After what he said were four attempts to reach a 911 operator after a car had hit his vehicle on a Texas road, Kelvin Crowe of Dallas gave up, got out of his car and was hit by a passing vehicle as he tried to flag down help.
"The first three calls, the line was busy," Crowe told ABC's Dallas-Fort Worth affiliate WFAA Wednesday. On the fourth call, "the automated machine said, 'All other operators are busy assisting other callers," Crowe told the TV station. "It said, 'Hold for the next available operator.' I held for maybe a minute. It made a funny sound, so we hung up."
It all started late last Saturday night when Crowe's tire blew out. Still in his car, he was making his way to the shoulder of the road when another vehicle hit his car from behind, according to the affiliate report.
Crowe's fiancee was injured in the crash, and he called 911, using her cell phone. Calls were made at 11:48, 11:49, 11:54 and 11:58, according to WFAA, but never got through to the 911 call center.
Crowe exited his vehicle and tried to get help from the road.
But another car hit him, and he ended up in the hospital. "I just heard the tire screeching and then, 'Bam!'" Crowe said. "I just kept saying, 'Lord, please don't take me. I got kids depending on me. Don't take me … don't take me."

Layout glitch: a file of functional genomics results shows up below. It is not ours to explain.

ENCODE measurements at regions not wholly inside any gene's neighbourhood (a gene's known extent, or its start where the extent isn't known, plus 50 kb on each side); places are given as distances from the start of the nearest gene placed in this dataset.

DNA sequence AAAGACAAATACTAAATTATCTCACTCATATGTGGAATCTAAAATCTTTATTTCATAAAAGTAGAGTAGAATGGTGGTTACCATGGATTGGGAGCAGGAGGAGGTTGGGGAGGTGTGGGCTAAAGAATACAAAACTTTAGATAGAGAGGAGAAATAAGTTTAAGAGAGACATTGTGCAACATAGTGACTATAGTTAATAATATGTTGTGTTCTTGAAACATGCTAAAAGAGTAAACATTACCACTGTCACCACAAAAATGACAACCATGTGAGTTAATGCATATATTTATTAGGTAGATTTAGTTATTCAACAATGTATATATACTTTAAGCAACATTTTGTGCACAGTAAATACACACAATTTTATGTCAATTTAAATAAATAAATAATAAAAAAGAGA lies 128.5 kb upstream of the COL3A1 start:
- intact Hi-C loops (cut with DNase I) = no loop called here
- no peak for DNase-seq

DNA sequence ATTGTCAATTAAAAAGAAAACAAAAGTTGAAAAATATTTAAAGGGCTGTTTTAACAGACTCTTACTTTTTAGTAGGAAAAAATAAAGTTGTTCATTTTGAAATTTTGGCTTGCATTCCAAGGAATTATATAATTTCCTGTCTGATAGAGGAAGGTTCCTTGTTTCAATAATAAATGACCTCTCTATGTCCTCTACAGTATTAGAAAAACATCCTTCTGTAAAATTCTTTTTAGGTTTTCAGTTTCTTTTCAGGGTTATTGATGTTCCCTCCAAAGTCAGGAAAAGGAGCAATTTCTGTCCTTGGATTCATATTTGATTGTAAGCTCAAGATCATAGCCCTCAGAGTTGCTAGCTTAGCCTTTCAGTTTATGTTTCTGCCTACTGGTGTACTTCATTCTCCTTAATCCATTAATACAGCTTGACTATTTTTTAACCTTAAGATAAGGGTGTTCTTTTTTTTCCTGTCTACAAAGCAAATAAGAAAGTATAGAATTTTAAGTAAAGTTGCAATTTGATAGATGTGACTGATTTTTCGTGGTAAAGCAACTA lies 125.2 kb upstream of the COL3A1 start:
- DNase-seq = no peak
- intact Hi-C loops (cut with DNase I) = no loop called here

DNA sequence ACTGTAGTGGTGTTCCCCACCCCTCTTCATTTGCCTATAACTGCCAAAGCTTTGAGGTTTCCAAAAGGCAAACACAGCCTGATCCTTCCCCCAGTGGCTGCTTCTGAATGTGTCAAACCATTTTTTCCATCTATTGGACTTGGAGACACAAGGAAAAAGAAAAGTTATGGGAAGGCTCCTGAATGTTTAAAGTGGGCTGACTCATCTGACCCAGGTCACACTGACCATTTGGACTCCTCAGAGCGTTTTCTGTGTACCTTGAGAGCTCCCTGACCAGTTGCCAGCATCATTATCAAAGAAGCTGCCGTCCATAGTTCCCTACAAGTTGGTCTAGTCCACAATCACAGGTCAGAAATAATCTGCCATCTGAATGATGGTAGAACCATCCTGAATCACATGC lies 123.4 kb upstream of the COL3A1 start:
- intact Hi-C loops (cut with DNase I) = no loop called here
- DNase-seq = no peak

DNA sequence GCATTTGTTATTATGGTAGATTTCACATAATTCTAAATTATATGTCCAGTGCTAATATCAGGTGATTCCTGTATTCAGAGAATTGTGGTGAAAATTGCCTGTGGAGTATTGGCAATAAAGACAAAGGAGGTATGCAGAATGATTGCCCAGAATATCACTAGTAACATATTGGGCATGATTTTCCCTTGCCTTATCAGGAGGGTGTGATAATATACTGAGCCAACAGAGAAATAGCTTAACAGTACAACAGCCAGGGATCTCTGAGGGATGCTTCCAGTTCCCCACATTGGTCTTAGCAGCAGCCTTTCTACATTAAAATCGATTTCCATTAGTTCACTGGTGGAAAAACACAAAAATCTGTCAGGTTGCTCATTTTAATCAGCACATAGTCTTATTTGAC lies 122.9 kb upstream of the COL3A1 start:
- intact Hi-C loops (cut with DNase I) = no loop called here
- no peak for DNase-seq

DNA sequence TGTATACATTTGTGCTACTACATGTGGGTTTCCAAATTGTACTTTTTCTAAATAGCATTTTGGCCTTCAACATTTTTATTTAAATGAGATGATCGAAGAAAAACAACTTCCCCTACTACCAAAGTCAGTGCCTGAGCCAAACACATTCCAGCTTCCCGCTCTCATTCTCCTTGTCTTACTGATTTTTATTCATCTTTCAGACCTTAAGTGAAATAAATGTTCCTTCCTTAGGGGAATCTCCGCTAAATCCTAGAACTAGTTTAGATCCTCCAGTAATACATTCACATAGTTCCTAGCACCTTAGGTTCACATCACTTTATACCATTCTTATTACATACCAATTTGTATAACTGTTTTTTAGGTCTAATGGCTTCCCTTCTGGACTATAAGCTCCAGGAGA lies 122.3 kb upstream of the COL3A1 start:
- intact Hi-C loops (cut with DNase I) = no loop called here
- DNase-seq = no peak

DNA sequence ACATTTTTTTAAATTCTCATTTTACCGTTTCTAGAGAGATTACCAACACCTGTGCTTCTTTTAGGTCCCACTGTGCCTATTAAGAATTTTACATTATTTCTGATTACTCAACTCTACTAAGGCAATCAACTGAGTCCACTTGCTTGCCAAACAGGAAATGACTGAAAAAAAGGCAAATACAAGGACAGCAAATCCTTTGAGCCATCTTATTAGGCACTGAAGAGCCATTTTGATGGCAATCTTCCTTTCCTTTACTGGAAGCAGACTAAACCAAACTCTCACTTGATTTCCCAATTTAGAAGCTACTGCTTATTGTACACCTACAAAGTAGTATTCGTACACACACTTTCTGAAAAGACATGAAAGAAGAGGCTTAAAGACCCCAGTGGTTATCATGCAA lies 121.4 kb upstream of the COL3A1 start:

Crowe had broken his arm, bruised his leg badly - and his right eye needed stitches.
"Maybe if we'd have gotten a response, or if police would have answered, then I would have just stayed in the truck a little longer," Crowe said. "That way I wouldn't have walked back down there and it would have been avoided."
But the city of Dallas said it's not at fault.
"The city of Dallas conducted a review of the calls during the time period of this incident," read a statement from city hall. "At this time, we cannot find any indication that the Dallas 911 call center received a call from Mr. Crowe's cell number."
"It went into the antenna, but it didn't come to us," Dallas Mayor Mike Rawlings told WFAA. "We've got proof it didn't show up at 911. … The call got into T-Mobile's antenna, and it didn't get to us. It wasn't sent appropriately. One of those things that just didn't hit up."
In a statement, the city of Dallas said the call center had received other calls at about the same time as Crowe's, and that it was not at capacity.
A Dallas Police Department lieutenant who oversees the call center visited Crowe in the hospital Tuesday to get a firsthand account, a city spokesman told WFAA.
"Cell phones can be extremely valuable in emergency situations. However, cell phone users should always be aware of the limitations in cell phone technology in relationship with 911 systems," read the city of Dallas' statement.